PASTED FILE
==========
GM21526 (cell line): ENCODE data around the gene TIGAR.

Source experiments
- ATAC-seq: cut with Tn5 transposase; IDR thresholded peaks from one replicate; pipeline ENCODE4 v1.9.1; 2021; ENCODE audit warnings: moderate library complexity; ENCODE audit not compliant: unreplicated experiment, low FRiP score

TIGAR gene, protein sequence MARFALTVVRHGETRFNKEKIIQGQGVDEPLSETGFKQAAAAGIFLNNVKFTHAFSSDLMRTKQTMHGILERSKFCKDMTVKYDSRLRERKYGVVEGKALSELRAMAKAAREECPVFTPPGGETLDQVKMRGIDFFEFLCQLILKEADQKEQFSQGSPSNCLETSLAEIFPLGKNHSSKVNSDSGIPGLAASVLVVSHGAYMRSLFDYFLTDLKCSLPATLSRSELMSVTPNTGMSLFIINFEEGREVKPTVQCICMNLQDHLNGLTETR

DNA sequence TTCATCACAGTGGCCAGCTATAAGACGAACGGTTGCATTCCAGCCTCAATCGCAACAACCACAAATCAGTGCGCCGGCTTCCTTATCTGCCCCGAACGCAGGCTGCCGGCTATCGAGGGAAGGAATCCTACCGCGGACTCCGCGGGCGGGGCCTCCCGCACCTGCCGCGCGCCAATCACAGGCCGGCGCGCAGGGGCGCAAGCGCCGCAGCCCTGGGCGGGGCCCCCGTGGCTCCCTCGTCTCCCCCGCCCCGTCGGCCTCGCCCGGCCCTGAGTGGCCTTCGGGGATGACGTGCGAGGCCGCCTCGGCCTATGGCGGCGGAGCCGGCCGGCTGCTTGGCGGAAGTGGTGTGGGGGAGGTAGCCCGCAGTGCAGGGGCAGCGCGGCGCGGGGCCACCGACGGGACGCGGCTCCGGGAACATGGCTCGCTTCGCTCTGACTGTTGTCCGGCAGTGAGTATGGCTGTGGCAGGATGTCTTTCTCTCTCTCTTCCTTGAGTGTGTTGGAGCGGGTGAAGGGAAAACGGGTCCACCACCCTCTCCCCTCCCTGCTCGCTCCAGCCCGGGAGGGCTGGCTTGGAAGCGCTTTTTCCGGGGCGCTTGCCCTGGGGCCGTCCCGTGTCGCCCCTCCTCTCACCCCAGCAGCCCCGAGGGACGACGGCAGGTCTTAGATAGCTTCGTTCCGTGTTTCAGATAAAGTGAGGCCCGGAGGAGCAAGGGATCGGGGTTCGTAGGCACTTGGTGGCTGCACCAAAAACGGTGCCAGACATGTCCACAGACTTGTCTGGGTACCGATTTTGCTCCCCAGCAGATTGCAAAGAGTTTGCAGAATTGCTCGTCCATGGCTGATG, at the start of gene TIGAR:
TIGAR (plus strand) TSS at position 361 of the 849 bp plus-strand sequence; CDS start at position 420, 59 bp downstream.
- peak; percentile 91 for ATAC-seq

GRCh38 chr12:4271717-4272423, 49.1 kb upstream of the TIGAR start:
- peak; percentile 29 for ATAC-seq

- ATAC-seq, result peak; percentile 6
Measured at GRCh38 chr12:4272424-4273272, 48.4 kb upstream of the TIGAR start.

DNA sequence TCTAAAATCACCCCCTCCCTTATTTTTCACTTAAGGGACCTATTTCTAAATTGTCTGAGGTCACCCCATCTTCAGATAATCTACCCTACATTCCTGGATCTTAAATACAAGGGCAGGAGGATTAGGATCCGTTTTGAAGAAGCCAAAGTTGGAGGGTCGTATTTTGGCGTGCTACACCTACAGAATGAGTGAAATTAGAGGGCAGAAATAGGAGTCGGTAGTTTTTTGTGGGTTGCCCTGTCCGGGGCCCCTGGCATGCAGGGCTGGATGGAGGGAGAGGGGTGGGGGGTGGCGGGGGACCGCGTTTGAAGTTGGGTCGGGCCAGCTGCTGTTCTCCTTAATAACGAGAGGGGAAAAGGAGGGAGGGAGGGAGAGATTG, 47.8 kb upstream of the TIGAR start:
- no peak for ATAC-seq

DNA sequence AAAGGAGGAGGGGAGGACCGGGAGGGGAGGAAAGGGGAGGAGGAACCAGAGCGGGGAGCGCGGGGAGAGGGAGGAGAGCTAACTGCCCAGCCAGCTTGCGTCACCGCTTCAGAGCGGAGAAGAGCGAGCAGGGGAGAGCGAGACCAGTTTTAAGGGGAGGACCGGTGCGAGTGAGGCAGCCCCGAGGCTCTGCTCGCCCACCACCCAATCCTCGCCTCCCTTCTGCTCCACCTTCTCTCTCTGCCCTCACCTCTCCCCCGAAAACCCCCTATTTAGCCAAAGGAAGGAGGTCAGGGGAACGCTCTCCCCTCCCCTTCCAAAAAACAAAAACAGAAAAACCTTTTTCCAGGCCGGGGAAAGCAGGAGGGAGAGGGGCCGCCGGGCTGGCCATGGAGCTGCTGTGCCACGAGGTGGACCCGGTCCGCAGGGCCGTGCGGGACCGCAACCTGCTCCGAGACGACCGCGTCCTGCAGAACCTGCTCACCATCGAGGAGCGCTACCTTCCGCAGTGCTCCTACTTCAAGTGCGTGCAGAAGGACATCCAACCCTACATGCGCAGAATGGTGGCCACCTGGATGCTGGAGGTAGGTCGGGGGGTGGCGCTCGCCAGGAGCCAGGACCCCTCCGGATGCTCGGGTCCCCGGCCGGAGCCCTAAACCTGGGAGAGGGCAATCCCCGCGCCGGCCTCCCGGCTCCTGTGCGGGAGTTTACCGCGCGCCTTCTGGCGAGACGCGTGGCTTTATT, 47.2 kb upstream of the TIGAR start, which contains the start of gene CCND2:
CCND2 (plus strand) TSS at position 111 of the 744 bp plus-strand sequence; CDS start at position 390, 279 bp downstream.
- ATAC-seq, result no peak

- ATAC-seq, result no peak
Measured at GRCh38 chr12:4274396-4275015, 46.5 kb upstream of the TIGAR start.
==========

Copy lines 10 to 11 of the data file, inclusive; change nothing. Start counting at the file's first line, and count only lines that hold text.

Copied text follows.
- ATAC-seq, result peak; percentile 6
Measured at GRCh38 chr12:4272424-4273272, 48.4 kb upstream of the TIGAR start.